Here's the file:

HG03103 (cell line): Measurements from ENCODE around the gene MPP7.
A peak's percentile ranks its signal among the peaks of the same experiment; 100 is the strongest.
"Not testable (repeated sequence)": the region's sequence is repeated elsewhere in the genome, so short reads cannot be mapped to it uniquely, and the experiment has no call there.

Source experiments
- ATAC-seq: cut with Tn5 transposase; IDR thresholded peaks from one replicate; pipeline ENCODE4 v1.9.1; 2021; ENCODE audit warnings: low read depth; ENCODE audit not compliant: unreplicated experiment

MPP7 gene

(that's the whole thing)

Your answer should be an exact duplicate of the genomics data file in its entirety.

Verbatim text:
HG03103 (cell line): Measurements from ENCODE around the gene MPP7.
A peak's percentile ranks its signal among the peaks of the same experiment; 100 is the strongest.
"Not testable (repeated sequence)": the region's sequence is repeated elsewhere in the genome, so short reads cannot be mapped to it uniquely, and the experiment has no call there.

Source experiments
- ATAC-seq: cut with Tn5 transposase; IDR thresholded peaks from one replicate; pipeline ENCODE4 v1.9.1; 2021; ENCODE audit warnings: low read depth; ENCODE audit not compliant: unreplicated experiment

MPP7 gene